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# Linux `SUID` Sandbox
*IMPORTANT NOTE: The Linux SUID sandbox is almost but not completely removed.
See https://bugs.chromium.org/p/chromium/issues/detail?id=598454
This page is mostly out-of-date.*
With [r20110](https://crrev.com/20110), Chromium on Linux can now sandbox its
renderers using a `SUID` helper binary. This is one of
[our layer-1 sandboxing solutions](linux_sandboxing.md).
## `SUID` helper executable
The `SUID` helper binary is called `chrome_sandbox` and you must build it
separately from the main 'chrome' target. Chrome now just assumes it's next
to the executable in the same directory. You can also control its path
by CHROME_DEVEL_SANDBOX environment variable.
In order for the sandbox to be used, the following conditions must be met:
* The sandbox binary must be executable by the Chromium process.
* It must be `SUID` and executable by other.
If these conditions are met then the sandbox binary is used to launch the zygote
process. Once the zygote has started, it asks a helper process to chroot it to a
temp directory.
## `CLONE_NEWPID` method
The sandbox does three things to restrict the authority of a sandboxed process.
The `SUID` helper is responsible for the first two:
* The `SUID` helper chroots the process. This takes away access to the
filesystem namespace.
* The `SUID` helper puts the process in a PID namespace using the
`CLONE_NEWPID` option to
[clone()](http://www.kernel.org/doc/man-pages/online/pages/man2/clone.2.html).
This stops the sandboxed process from being able to `ptrace()` or `kill()`
unsandboxed processes.
In addition:
* The [Linux Zygote](linux_zygote.md) startup code sets the process to be
_undumpable_ using
[prctl()](http://www.kernel.org/doc/man-pages/online/pages/man2/prctl.2.html).
This stops sandboxed processes from being able to `ptrace()` each other.
More specifically, it stops the sandboxed process from being `ptrace()`'d by
any other process. This can be switched off with the
`--allow-sandbox-debugging` option.
Limitations:
* Not all kernel versions support `CLONE_NEWPID`. If the `SUID` helper is run
on a kernel that does not support `CLONE_NEWPID`, it will ignore the problem
without a warning, but the protection offered by the sandbox will be
substantially reduced. See LinuxPidNamespaceSupport for how to test whether
your system supports PID namespaces.
* This does not restrict network access.
* This does not prevent processes within a given sandbox from sending each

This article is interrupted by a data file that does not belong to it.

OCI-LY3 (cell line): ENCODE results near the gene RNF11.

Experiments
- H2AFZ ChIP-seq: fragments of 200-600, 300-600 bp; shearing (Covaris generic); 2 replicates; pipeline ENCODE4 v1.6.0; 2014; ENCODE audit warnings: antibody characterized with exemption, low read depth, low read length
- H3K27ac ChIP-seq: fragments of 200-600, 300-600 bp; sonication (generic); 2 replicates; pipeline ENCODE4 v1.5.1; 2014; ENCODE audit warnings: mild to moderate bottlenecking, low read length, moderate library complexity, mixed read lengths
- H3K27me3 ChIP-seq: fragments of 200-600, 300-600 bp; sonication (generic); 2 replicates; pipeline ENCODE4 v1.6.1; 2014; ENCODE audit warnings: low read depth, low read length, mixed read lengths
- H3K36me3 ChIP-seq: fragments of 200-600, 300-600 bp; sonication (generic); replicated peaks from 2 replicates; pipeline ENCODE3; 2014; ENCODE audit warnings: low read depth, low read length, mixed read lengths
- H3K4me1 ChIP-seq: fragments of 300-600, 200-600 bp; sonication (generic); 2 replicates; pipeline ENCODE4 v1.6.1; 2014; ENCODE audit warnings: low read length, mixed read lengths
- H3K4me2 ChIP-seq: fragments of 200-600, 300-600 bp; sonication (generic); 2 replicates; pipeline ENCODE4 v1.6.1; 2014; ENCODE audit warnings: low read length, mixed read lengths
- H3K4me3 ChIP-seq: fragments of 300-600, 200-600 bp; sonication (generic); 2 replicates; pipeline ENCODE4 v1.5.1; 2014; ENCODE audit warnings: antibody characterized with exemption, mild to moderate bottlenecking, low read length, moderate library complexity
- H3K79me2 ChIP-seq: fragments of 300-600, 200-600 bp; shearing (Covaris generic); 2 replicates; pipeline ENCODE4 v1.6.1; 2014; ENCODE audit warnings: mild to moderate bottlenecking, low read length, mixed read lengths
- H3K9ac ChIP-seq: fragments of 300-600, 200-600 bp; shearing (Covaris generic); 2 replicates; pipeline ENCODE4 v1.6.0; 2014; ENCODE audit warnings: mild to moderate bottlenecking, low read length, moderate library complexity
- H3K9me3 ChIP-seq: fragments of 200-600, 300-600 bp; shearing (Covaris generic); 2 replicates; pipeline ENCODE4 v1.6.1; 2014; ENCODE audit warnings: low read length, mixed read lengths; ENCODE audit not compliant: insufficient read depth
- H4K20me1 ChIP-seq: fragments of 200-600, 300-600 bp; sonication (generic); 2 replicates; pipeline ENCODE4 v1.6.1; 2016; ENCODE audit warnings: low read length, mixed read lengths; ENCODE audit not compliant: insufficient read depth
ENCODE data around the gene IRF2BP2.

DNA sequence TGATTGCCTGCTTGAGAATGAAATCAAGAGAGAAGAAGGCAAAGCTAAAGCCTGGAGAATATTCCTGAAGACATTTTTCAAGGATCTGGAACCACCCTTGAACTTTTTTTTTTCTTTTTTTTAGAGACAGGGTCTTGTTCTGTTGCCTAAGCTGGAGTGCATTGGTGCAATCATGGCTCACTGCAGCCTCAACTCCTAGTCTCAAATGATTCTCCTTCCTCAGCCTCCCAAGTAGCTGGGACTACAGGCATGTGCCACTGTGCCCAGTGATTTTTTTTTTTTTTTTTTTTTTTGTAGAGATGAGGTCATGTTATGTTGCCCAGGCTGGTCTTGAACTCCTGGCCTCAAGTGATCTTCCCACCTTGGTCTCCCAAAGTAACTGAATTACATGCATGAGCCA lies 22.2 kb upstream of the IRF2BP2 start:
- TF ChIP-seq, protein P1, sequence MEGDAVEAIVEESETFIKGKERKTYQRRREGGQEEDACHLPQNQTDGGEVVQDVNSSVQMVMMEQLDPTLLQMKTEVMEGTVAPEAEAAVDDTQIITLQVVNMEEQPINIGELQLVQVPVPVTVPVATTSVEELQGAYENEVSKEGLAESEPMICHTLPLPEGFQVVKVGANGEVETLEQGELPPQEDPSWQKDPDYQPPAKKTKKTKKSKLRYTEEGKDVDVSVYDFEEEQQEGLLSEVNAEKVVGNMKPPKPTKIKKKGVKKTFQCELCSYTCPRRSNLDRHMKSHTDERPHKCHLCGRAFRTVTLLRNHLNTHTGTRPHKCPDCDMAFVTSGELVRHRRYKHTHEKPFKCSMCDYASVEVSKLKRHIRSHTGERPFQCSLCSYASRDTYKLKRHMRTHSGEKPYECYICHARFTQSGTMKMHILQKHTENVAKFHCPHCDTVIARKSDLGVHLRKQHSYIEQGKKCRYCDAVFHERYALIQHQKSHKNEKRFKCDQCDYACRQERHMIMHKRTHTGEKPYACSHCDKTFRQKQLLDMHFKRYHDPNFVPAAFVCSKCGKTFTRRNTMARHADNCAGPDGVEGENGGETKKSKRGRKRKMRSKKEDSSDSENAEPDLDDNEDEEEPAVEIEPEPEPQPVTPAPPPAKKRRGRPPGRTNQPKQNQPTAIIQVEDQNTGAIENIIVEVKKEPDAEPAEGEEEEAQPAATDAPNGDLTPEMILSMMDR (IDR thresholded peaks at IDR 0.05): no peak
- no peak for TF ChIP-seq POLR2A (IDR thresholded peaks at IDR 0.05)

other signals or killing each other.
* Setting a process to be undumpable is not irreversible. A sandboxed process
can make itself dumpable again, opening itself up to being taken over by
another process (either unsandboxed or within the same sandbox).
* Breakpad (the crash reporting tool) makes use of this. If a process
crashes, Breakpad makes it dumpable in order to use ptrace() to halt
threads and capture the process's state at the time of the crash. This
opens a small window of vulnerability.
## `setuid()` method
_This is an alternative to the `CLONE_NEWPID` method; it is not currently
implemented in the Chromium codebase._
Instead of using `CLONE_NEWPID`, the `SUID` helper can use `setuid()` to put the
process into a currently-unused UID, which is allocated out of a range of UIDs.
In order to ensure that the `UID` has not been allocated for another sandbox,
the `SUID` helper uses
[getrlimit()](http://www.kernel.org/doc/man-pages/online/pages/man2/getrlimit.2.html)
to set `RLIMIT_NPROC` temporarily to a soft limit of 1. (Note that the docs
specify that [setuid()](http://www.kernel.org/doc/man-pages/online/pages/man2/setuid.2.html)
returns `EAGAIN` if `RLIMIT_NPROC` is exceeded.) We can reset `RLIMIT_NPROC`
afterwards in order to allow the sandboxed process to fork child processes.
As before, the `SUID` helper chroots the process.
As before, LinuxZygote can set itself to be undumpable to stop processes in the
sandbox from being able to `ptrace()` each other.
Limitations:
* It is not possible for an unsandboxed process to `ptrace()` a sandboxed
process because they run under different UIDs. This makes debugging harder.
There is no equivalent of the `--allow-sandbox-debugging` other than turning
the sandbox off with `--no-sandbox`.
* The `SUID` helper can check that a `UID` is unused before it uses it (hence
this is safe if the `SUID` helper is installed into multiple chroots), but
it cannot prevent other root processes from putting processes into this
`UID` after the sandbox has been started. This means we should make the
`UID` range configurable, or distributions should reserve a `UID` range.
## `CLONE_NEWNET` method
The `SUID` helper uses
[CLONE_NEWNET](http://www.kernel.org/doc/man-pages/online/pages/man2/clone.2.html)
to restrict network access.
## Future work
We are splitting the `SUID` sandbox into a separate project which will support
both the `CLONE_NEWNS` and `setuid()` methods:
http://code.google.com/p/setuid-sandbox/
Having the `SUID` helper as a separate project should make it easier for
distributions to review and package.
## Possible extensions
## History
Older versions of the sandbox helper process will _only_ run
`/opt/google/chrome/chrome`. This string is hard coded
(`sandbox/linux/suid/sandbox.cc`). If your package is going to place the
Chromium binary somewhere else you need to modify this string.
## See also
* [LinuxSUIDSandboxDevelopment](linux_suid_sandbox_development.md)
* [LinuxSandboxing](linux_sandboxing.md)
* General information on Chromium sandboxing:
https://dev.chromium.org/developers/design-documents/sandbox